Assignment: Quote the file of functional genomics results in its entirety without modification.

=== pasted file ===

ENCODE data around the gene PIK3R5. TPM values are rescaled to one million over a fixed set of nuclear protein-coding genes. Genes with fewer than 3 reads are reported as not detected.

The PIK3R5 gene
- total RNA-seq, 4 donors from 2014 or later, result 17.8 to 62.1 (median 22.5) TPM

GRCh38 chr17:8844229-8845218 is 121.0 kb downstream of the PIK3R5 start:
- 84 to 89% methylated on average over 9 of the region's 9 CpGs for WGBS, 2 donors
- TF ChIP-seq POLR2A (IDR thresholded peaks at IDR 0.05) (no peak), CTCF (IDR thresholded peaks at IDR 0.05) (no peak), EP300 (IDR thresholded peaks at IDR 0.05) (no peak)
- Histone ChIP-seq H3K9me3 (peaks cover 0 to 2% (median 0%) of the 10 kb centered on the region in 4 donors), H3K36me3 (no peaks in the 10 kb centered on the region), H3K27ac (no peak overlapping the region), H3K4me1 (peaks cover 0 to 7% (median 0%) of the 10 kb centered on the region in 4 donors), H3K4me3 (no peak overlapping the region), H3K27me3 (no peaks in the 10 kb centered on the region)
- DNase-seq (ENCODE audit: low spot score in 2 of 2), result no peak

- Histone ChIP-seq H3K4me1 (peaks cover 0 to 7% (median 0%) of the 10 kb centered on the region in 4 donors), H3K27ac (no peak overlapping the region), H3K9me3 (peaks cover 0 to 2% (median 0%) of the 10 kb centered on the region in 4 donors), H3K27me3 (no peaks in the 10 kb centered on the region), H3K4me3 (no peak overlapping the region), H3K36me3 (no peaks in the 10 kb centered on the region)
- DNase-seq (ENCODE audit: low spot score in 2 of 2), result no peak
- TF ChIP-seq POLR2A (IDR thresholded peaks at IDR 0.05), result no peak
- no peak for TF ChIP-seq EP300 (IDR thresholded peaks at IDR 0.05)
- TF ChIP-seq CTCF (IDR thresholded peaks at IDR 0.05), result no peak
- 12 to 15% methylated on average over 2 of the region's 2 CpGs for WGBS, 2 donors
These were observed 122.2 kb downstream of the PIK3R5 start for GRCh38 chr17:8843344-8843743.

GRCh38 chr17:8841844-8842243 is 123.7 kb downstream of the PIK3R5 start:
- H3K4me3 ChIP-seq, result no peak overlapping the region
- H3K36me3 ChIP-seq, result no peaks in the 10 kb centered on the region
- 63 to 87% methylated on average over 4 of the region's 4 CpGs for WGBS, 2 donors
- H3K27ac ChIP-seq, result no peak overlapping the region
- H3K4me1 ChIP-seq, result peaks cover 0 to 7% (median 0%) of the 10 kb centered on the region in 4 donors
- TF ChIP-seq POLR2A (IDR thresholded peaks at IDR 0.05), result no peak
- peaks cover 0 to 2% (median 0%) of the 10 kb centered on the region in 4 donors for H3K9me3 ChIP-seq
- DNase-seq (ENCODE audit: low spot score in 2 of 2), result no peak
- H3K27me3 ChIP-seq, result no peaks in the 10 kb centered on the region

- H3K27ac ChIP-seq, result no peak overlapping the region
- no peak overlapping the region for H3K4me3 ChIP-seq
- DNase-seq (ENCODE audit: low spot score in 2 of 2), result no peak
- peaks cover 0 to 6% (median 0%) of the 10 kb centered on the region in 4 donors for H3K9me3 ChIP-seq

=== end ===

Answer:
ENCODE data around the gene PIK3R5. TPM values are rescaled to one million over a fixed set of nuclear protein-coding genes. Genes with fewer than 3 reads are reported as not detected.

The PIK3R5 gene
- total RNA-seq, 4 donors from 2014 or later, result 17.8 to 62.1 (median 22.5) TPM

GRCh38 chr17:8844229-8845218 is 121.0 kb downstream of the PIK3R5 start:
- 84 to 89% methylated on average over 9 of the region's 9 CpGs for WGBS, 2 donors
- TF ChIP-seq POLR2A (IDR thresholded peaks at IDR 0.05) (no peak), CTCF (IDR thresholded peaks at IDR 0.05) (no peak), EP300 (IDR thresholded peaks at IDR 0.05) (no peak)
- Histone ChIP-seq H3K9me3 (peaks cover 0 to 2% (median 0%) of the 10 kb centered on the region in 4 donors), H3K36me3 (no peaks in the 10 kb centered on the region), H3K27ac (no peak overlapping the region), H3K4me1 (peaks cover 0 to 7% (median 0%) of the 10 kb centered on the region in 4 donors), H3K4me3 (no peak overlapping the region), H3K27me3 (no peaks in the 10 kb centered on the region)
- DNase-seq (ENCODE audit: low spot score in 2 of 2), result no peak

- Histone ChIP-seq H3K4me1 (peaks cover 0 to 7% (median 0%) of the 10 kb centered on the region in 4 donors), H3K27ac (no peak overlapping the region), H3K9me3 (peaks cover 0 to 2% (median 0%) of the 10 kb centered on the region in 4 donors), H3K27me3 (no peaks in the 10 kb centered on the region), H3K4me3 (no peak overlapping the region), H3K36me3 (no peaks in the 10 kb centered on the region)
- DNase-seq (ENCODE audit: low spot score in 2 of 2), result no peak
- TF ChIP-seq POLR2A (IDR thresholded peaks at IDR 0.05), result no peak
- no peak for TF ChIP-seq EP300 (IDR thresholded peaks at IDR 0.05)
- TF ChIP-seq CTCF (IDR thresholded peaks at IDR 0.05), result no peak
- 12 to 15% methylated on average over 2 of the region's 2 CpGs for WGBS, 2 donors
These were observed 122.2 kb downstream of the PIK3R5 start for GRCh38 chr17:8843344-8843743.

GRCh38 chr17:8841844-8842243 is 123.7 kb downstream of the PIK3R5 start:
- H3K4me3 ChIP-seq, result no peak overlapping the region
- H3K36me3 ChIP-seq, result no peaks in the 10 kb centered on the region
- 63 to 87% methylated on average over 4 of the region's 4 CpGs for WGBS, 2 donors
- H3K27ac ChIP-seq, result no peak overlapping the region
- H3K4me1 ChIP-seq, result peaks cover 0 to 7% (median 0%) of the 10 kb centered on the region in 4 donors
- TF ChIP-seq POLR2A (IDR thresholded peaks at IDR 0.05), result no peak
- peaks cover 0 to 2% (median 0%) of the 10 kb centered on the region in 4 donors for H3K9me3 ChIP-seq
- DNase-seq (ENCODE audit: low spot score in 2 of 2), result no peak
- H3K27me3 ChIP-seq, result no peaks in the 10 kb centered on the region

- H3K27ac ChIP-seq, result no peak overlapping the region
- no peak overlapping the region for H3K4me3 ChIP-seq
- DNase-seq (ENCODE audit: low spot score in 2 of 2), result no peak
- peaks cover 0 to 6% (median 0%) of the 10 kb centered on the region in 4 donors for H3K9me3 ChIP-seq